Androgen Deprivation Therapy for Localized Prostate Cancer

Androgen Deprivation Therapy for Localized Prostate Cancer Associated with Cardiovascular-related Death

According to an article recently published in the Journal of the National Cancer Institute, use of androgen deprivation therapy (ADT) is associated with an increased risk of death from cardiovascular causes in patients treated for localized prostate cancer.

The prostate is a gland of the male reproductive system. It produces some of the fluid that transports sperm during ejaculation. After skin cancer prostate cancer is the most common form of cancer diagnosed in men. The outlook for men diagnosed with prostate cancer is good: overall survival rates for all stages of prostate cancer have improved dramatically over the past 20 years.

Current treatment options for prostate cancer include watchful waiting, surgery, chemotherapy, radiation, or ADT (also referred to as hormonal therapy). ADT is designed to block testosterone from stimulating the growth of hormone-dependent types of prostate cancer. However, because long-term survival for this stage of disease remains high with several treatment modalities, ADT’s individual role in long-term survival is not yet fully understood. In addition, the side effects associated with ADT must be weighed against its benefits; side effects are a particular consideration for this group of patients because they often achieve long-term survival and as a result may have to cope with side effects of treatment for an extended period.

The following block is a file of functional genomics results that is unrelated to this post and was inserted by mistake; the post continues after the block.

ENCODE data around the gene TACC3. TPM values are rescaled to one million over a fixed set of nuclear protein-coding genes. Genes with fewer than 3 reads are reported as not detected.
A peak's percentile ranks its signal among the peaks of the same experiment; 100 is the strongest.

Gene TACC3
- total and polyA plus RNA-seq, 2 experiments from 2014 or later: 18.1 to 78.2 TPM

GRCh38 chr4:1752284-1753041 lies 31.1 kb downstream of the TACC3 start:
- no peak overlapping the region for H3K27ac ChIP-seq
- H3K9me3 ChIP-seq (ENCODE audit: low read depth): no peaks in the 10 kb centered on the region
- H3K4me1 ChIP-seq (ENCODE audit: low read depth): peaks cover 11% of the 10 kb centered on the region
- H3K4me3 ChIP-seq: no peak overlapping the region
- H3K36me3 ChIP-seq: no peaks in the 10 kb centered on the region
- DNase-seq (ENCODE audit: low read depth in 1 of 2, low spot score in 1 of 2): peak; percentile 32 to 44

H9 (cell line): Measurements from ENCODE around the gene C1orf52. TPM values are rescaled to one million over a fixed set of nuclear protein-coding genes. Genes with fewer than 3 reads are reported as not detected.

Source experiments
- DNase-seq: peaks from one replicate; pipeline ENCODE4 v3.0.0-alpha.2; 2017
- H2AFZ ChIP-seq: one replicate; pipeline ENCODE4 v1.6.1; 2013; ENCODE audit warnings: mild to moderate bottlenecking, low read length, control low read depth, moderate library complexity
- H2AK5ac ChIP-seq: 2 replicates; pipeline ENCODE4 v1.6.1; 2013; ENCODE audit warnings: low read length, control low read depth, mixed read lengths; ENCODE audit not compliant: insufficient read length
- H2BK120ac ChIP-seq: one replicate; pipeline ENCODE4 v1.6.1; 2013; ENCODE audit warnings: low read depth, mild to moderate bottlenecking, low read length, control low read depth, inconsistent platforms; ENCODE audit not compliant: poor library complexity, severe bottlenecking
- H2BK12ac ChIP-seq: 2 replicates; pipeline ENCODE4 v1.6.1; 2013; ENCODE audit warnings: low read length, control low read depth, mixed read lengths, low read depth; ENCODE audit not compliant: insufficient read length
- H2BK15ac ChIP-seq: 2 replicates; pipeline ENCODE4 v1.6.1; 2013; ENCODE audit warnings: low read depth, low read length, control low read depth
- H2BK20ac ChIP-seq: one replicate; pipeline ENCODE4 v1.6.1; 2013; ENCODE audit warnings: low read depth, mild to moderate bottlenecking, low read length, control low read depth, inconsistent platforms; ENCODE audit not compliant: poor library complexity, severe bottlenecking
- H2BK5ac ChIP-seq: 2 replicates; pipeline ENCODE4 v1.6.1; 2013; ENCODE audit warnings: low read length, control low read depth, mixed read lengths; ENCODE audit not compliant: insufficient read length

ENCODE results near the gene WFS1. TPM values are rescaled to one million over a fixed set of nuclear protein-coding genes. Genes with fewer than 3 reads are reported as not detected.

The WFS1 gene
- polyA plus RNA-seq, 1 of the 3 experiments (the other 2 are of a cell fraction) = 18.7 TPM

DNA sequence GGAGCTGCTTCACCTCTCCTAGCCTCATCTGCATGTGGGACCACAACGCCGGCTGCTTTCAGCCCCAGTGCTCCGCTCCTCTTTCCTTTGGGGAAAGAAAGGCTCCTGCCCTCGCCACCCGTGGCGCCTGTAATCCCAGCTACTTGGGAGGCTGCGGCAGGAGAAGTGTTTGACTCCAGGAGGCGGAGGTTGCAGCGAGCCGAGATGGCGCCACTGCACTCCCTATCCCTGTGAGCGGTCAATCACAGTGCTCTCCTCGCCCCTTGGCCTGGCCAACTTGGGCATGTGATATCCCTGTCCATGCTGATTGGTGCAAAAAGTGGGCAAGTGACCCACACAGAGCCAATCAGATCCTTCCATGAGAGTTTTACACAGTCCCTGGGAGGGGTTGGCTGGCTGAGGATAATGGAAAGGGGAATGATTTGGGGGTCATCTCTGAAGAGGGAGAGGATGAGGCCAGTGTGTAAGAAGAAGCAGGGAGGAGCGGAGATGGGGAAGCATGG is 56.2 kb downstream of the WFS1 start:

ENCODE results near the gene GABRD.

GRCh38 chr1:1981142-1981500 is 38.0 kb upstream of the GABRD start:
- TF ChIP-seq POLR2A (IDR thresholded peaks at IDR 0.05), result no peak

Researchers from the United States recently conducted a clinical study evaluating data including patients with prostate cancer treated with ADT. This study included data from 3,262 patients with early prostate cancer who were treated with surgery (radical prostatectomy) and 1,630 patients treated with radiation therapy or cryotherapy. Overall, 1,105 patients also received ADT. Follow-up was approximately four years.

  • The median duration of ADT use was four months.
  • The use of ADT was associated with a greater than twofold increased risk of death from cardiovascular causes.
  • Among patients 65 years or older who were treated with surgery, cardiovascular death occurred in 5.5% of patients treated with ADT and 2% of those who didn’t receive treatment with ADT.
  • Among patients 65 year or older and treated with radiation therapy, the rates of death from cardiovascular causes were also increased among patients treated with ADT compared with those who did not receive treatment with ADT.

The researchers concluded: “The use of ADT appears to be associated with an increased risk of death from cardiovascular causes in patients undergoing radical prostatectomy for localized prostate cancer.” Patients with early prostate cancer may wish to speak with their physician regarding their individual risks and benefits of all treatment options for their disease.

Reference: Tsai H, D’Amico A, Sadetsky N, et al. Androgen deprivation therapy for localized prostate cancer and the risk of cardiovascular mortality. Journal of the National Cancer Institute [early online publication]. October 9, 2007. DOI: 10.1093/jnci/djm168.

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